This was a good Sue Grafton book. I've read all but 1 of them over the years, and found this one to be particularly satisfying. It's what you'd expect from a good Grafton novel, with a little extra thrown in, in my view. I thought the characters were particularly well formed in this book, and enjoyed the relationships that Kinsey formed with the women involved in this small-town mystery.
This was my first listen to books in this series, and it has turned out to be my favorite. The story is downright fascinating when compared with the others, although it's pretty tame and gives a grotesquely quaint view (at times) of a very sickening crime that occurred far too often. I don't think I even want to feel burlap again, never mind smell it. I've been listening to "The Girl With the Dragon Tattoo" trilogy, and for those of you who've read them and this book, you'll appreciate my desire to see Lisbeth Salander come to Stovey Woods (excuse all typos -- typing from memory only).
I've listened to 3 stories by this author, and this was in the middle in terms of my pleasure in it. The story itself is fairly tame, with a mystery that's interesting without being compelling. I enjoyed getting to know some of the characters. I have problems with this narrator -- find the voice hard to follow, and a bit too distracting, and I didn't care for her accent when reading the villain's parts.
I really disliked the narrator's voice in this recording, and it seriously affected my view of the book. Despite the fact that I found the voice grating, I listened to the end, because the story was engrossing and gave a glimpse of life at a time that I remembered from my youth. While the main character wasn't someone I could relate to, I enjoyed following her progression through life, and found myself wanting to know more about her later life. She wasn't as interesting early on and was often trite and lacked depth. On a final, and maybe trivial, note: I strongly disliked the moody musical accompaniment to the concluding sentences of the story -- way too intrusive for me, made me feel manipulated, like I'd watched a Hallmark movie. I'd prefer just the writer's words, and nothing but the words.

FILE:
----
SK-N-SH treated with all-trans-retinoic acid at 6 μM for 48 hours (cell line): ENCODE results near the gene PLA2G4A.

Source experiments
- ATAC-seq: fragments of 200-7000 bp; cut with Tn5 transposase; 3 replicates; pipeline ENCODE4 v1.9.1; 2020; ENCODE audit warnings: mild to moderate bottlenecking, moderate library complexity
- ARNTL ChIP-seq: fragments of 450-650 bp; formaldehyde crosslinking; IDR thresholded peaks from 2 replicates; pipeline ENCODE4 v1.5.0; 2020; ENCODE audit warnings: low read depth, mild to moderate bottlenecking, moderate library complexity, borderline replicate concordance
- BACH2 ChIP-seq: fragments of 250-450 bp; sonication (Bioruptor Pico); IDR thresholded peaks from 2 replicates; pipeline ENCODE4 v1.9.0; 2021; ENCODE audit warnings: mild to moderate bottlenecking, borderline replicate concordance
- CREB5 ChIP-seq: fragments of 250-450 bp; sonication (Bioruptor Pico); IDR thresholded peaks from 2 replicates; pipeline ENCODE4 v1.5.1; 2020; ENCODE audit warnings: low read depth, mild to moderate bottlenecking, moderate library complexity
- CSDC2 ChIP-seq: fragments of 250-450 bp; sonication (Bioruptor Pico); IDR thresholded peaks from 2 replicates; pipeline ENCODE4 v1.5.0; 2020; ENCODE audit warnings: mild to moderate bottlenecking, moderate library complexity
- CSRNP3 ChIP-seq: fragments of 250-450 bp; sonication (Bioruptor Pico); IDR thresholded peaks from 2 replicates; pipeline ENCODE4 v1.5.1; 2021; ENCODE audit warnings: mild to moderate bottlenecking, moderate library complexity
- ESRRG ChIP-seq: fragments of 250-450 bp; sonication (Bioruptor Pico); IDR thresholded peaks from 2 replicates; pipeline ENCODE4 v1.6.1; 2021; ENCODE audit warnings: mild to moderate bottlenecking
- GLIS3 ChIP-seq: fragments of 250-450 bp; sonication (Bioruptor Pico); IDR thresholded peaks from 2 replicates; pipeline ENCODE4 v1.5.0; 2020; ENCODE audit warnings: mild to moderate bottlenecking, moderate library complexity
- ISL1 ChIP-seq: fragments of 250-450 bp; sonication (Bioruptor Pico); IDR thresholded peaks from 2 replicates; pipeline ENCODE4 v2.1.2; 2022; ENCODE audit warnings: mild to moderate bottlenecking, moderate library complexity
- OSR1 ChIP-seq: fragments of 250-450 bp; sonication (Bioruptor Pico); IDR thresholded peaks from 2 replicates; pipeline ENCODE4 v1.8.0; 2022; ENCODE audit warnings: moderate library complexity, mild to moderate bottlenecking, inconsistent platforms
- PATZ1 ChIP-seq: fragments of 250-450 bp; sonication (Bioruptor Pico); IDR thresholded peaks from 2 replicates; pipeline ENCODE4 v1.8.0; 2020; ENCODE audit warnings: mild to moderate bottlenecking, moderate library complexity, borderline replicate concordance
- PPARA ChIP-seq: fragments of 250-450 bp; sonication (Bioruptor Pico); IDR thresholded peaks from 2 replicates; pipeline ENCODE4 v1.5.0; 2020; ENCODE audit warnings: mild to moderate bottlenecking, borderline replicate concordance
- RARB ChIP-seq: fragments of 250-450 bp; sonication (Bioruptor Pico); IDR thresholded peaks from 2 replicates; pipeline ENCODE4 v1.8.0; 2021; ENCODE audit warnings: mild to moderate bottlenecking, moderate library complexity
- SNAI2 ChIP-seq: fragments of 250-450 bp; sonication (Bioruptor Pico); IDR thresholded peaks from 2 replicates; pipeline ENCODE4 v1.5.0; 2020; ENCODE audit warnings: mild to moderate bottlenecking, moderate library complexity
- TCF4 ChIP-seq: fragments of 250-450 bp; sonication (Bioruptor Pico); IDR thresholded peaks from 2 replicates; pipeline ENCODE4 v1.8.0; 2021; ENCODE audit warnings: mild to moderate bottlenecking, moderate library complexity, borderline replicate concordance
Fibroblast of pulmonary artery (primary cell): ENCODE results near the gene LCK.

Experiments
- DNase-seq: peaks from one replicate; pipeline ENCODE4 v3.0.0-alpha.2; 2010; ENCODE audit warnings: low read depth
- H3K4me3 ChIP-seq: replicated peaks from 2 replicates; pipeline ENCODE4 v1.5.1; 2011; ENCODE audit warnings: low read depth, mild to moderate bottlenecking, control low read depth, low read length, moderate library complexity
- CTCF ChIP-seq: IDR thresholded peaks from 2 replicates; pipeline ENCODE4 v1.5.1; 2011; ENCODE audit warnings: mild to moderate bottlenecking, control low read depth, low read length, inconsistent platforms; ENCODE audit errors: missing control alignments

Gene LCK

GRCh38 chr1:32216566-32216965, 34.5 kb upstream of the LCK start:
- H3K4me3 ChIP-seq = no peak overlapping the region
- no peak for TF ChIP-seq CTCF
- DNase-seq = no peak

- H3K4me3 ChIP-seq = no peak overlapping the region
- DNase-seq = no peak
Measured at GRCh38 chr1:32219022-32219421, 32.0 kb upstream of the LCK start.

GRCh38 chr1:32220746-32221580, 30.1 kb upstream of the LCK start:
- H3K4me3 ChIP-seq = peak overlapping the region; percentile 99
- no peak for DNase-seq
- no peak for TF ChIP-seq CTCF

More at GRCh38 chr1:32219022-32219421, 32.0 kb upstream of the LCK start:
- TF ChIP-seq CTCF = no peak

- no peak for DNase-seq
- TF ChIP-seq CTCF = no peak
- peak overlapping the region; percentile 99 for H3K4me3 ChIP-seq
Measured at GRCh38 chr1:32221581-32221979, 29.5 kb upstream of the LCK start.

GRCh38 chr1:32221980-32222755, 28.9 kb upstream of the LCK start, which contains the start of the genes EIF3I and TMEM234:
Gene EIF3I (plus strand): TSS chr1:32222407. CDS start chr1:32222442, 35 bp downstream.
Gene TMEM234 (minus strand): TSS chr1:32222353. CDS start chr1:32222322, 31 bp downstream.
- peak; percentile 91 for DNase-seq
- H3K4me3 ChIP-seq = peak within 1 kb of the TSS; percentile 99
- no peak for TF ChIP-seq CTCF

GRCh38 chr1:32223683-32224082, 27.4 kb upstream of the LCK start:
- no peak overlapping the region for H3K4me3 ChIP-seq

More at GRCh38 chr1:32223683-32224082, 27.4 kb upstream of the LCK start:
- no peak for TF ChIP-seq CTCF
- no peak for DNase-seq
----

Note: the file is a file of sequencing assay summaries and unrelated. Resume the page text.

I reviewed the last of these books first, which was a tactical error on my part since I spent much of my enthusiasm in that review. Suffice it say here that I really liked the 3 "Girl" books by this author. I gave the last 5 stars, and will do the same for the first in a few minutes, but gave this book 4 only because it was a bit less excellent in relation to the other 2. That's largely because its ending wasn't as satisfying as the others' -- almost as though someone decided, "Let's cut this here, and begin part 3 now" -- which may be what happened given this book's somewhat unique author history. In conclusion, listen to this book -- if only because you need to in order to get from Part 1 to Part 3, but also because it's a good read.
In fairness to this book, let me say that I'm writing this awhile after listening to it. I recall that I didn't care for the story much, that it was too difficult to follow and nearly always not very interesting. I disliked the sections of the book that were told in the cat/dog voice -- it really seemed silly, but I found myself wondering if I was becoming too jaded in my middle age. The narrator, who I believe is the same as in another recording of a book by this same author, is hard to follow at times and somehow irritating. All this being said, I listened to the book till the end -- in fact, I seem to recall that the story picked up in terms of interest and focus as it reached its conclusion. I also hope to never read another book about designer shoes -- a topic in which I have absolutely no interest.
I've listened to all 3 of the books in this series and have enjoyed each one, with this last being my favorite -- a very satisfying end to the story. From the narration perspective, the reading is in the same vein as the previous 2 books. With book 1 I sometimes found myself groaning a bit at the narrator's voices, but any objections faded over time, and by the end they were old friends. The story is very compelling on many levels -- a little gruesome at times, but unfortunately, no more so than the nightly news.
I'll preface this review by saying that I'm relatively new to audiobooks, and prefer reading to listening, especially since I usually listen when I'm commuting to work. I enjoyed this book, although I don't care for "staged" readings, but prefer instead to imagine characters' voices. The narrators in this book were very good, though, and I didn't find them at all distracting or out of agreement with my own sense of the voices. The book itself is terrific, with wonderful writing and a story that keeps you moving toward the end. I'd like to read the hard copy some day, though -- I found myself wanting to go back and pick up threads and view the events and characters in light of one another.
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